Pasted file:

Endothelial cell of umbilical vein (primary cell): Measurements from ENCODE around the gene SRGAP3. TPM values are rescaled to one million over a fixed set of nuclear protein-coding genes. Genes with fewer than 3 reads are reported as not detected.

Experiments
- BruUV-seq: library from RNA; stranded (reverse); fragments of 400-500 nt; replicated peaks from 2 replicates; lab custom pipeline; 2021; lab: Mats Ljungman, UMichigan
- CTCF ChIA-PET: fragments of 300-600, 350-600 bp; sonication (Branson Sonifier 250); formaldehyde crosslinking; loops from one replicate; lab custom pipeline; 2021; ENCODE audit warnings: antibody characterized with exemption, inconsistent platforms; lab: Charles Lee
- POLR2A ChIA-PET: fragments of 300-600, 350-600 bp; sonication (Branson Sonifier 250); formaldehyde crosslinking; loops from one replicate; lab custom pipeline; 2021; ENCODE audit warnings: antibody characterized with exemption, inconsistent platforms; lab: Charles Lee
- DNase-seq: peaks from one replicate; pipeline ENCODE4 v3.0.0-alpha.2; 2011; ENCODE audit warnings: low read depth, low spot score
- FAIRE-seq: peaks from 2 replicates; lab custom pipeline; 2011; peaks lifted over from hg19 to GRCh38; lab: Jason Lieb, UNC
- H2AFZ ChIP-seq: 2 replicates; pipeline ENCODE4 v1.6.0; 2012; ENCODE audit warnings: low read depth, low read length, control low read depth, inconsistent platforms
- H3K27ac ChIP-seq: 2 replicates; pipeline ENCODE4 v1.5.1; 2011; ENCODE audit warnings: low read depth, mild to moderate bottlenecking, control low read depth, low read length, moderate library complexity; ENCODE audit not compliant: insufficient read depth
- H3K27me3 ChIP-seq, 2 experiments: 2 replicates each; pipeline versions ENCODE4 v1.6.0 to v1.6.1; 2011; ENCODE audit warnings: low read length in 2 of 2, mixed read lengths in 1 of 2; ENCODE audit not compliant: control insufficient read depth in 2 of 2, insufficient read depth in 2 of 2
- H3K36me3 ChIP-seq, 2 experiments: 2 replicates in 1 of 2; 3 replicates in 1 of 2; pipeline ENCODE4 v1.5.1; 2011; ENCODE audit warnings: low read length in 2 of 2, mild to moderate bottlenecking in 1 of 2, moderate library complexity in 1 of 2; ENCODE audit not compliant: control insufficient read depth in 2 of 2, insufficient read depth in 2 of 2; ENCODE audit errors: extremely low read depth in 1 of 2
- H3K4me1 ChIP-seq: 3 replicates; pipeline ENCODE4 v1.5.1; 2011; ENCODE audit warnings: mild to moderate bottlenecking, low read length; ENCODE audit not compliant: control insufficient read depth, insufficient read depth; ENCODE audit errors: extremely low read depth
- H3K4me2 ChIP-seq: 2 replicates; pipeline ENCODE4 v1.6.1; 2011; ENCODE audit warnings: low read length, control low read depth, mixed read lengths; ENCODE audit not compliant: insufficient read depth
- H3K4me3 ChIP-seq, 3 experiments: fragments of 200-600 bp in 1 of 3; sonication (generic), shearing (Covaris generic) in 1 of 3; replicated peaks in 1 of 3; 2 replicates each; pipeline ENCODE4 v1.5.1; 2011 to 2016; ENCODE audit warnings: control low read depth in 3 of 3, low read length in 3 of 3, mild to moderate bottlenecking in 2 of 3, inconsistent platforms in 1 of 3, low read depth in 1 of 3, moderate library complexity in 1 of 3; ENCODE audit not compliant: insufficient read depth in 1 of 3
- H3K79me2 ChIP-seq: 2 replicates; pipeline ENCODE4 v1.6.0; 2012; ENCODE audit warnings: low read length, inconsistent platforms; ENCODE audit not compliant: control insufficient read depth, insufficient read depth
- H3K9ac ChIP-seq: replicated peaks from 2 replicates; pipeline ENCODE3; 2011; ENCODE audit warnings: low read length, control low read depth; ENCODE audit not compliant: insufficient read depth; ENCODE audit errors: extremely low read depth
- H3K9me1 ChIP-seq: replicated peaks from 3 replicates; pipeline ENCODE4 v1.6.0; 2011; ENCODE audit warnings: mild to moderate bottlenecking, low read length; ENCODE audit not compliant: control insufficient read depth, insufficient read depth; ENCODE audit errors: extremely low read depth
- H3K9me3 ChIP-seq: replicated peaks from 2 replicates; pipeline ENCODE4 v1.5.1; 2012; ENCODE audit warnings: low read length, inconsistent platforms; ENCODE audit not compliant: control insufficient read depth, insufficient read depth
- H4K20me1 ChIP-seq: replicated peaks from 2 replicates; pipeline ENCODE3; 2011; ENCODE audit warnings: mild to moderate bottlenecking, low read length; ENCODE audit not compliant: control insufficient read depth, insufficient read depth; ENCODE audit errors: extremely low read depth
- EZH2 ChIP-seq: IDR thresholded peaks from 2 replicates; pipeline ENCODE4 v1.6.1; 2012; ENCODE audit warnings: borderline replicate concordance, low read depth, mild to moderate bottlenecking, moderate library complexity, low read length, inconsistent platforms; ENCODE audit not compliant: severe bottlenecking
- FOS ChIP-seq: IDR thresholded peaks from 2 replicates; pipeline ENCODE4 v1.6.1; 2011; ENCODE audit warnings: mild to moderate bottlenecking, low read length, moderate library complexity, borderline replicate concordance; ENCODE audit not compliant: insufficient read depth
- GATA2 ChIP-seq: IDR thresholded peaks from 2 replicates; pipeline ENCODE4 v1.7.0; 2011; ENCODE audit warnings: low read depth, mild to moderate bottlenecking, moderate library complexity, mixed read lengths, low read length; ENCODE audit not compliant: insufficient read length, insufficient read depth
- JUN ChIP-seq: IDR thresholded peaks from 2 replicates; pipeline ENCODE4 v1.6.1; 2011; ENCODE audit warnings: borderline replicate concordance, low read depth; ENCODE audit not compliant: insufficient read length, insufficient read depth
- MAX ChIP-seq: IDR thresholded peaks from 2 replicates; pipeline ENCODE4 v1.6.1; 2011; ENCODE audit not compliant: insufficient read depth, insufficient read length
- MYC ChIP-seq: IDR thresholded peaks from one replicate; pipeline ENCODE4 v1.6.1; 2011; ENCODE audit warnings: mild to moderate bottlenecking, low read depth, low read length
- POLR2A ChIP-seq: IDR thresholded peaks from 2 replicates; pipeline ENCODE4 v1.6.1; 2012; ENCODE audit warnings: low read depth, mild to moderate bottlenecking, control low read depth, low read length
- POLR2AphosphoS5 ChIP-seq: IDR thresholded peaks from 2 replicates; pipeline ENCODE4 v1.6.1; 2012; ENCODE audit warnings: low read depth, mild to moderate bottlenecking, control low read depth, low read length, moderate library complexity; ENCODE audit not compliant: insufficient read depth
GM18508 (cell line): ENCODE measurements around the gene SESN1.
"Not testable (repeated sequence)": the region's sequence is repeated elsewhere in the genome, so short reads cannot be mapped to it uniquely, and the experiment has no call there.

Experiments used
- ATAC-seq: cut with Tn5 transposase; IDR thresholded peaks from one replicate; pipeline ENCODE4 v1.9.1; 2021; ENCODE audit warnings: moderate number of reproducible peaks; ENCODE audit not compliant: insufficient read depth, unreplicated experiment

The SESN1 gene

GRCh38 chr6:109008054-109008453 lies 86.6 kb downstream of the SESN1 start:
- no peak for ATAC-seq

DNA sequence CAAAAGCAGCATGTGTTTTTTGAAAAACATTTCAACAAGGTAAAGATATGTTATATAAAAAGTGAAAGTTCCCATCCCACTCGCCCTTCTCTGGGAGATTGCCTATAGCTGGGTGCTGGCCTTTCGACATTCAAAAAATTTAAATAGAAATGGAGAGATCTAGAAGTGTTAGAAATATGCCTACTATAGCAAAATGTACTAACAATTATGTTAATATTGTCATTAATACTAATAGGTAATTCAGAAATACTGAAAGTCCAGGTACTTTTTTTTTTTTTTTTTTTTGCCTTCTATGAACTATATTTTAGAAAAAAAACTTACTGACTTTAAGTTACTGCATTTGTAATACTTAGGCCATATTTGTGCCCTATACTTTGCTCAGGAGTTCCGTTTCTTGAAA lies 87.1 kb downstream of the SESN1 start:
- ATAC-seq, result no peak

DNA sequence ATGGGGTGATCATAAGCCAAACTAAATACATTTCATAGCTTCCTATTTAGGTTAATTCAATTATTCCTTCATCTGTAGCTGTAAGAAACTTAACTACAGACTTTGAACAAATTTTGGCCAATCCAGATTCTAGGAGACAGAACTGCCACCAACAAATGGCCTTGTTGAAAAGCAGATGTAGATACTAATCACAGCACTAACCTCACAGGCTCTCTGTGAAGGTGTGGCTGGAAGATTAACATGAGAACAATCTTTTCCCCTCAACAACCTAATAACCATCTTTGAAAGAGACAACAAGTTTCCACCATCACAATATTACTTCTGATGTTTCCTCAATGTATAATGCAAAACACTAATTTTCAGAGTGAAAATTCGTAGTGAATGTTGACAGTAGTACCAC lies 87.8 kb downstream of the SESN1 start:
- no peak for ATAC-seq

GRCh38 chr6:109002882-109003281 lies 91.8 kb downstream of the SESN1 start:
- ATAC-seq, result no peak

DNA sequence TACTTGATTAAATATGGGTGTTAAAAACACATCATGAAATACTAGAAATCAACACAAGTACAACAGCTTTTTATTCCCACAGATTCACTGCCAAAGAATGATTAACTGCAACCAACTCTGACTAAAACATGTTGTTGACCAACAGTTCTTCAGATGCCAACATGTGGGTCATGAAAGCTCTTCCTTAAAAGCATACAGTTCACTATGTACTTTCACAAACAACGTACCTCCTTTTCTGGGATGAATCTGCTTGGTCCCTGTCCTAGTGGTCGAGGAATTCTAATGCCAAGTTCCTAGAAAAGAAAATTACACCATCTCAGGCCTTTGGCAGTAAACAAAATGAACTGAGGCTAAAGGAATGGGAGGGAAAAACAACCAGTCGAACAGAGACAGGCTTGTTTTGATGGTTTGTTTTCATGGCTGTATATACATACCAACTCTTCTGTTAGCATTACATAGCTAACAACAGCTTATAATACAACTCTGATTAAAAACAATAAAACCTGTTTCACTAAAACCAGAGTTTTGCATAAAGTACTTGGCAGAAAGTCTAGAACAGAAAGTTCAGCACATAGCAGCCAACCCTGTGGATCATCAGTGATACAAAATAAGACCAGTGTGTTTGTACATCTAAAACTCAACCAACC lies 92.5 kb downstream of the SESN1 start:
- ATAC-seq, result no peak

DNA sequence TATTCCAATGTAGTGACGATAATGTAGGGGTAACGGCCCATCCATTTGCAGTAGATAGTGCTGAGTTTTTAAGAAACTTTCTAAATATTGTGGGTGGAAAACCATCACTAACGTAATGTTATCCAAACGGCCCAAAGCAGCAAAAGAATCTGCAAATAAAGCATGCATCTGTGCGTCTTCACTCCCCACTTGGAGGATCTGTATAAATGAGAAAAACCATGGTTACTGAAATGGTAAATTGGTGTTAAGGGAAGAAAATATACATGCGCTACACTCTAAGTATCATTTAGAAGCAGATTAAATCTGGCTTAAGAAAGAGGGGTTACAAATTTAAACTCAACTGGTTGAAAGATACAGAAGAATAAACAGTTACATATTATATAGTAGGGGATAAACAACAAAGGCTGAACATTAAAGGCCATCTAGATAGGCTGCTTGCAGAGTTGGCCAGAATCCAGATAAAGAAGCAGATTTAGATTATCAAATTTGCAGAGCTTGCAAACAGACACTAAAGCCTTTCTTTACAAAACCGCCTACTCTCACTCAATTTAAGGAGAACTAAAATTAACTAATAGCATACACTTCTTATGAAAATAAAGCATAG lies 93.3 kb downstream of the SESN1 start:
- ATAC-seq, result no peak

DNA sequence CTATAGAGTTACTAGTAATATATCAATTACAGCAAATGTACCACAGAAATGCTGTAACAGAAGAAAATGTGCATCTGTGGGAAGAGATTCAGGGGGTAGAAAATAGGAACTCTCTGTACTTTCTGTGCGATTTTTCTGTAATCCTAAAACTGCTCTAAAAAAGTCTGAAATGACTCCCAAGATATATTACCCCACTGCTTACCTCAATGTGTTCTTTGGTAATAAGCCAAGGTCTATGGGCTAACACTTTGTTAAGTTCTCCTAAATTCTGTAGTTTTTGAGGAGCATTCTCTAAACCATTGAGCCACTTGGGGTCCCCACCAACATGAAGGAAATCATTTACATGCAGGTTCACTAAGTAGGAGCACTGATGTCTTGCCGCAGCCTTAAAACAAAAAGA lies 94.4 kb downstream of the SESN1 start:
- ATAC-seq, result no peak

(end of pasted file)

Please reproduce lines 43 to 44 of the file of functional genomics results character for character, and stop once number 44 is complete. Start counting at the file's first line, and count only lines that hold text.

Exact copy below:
DNA sequence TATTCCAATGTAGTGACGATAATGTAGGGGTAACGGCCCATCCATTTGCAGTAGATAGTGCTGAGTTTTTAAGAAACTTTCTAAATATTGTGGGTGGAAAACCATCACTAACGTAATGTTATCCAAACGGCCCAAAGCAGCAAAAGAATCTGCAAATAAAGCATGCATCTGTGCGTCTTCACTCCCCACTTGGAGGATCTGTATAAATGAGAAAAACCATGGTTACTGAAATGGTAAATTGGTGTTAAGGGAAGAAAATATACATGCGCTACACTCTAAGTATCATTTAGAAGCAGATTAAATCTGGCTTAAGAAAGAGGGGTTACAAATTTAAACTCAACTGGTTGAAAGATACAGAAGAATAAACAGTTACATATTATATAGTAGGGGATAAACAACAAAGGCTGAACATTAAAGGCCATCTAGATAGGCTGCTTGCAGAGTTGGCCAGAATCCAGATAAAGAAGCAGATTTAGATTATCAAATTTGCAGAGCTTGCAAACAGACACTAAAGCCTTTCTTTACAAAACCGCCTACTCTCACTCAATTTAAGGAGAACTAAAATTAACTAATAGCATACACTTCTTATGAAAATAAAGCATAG lies 93.3 kb downstream of the SESN1 start:
- ATAC-seq, result no peak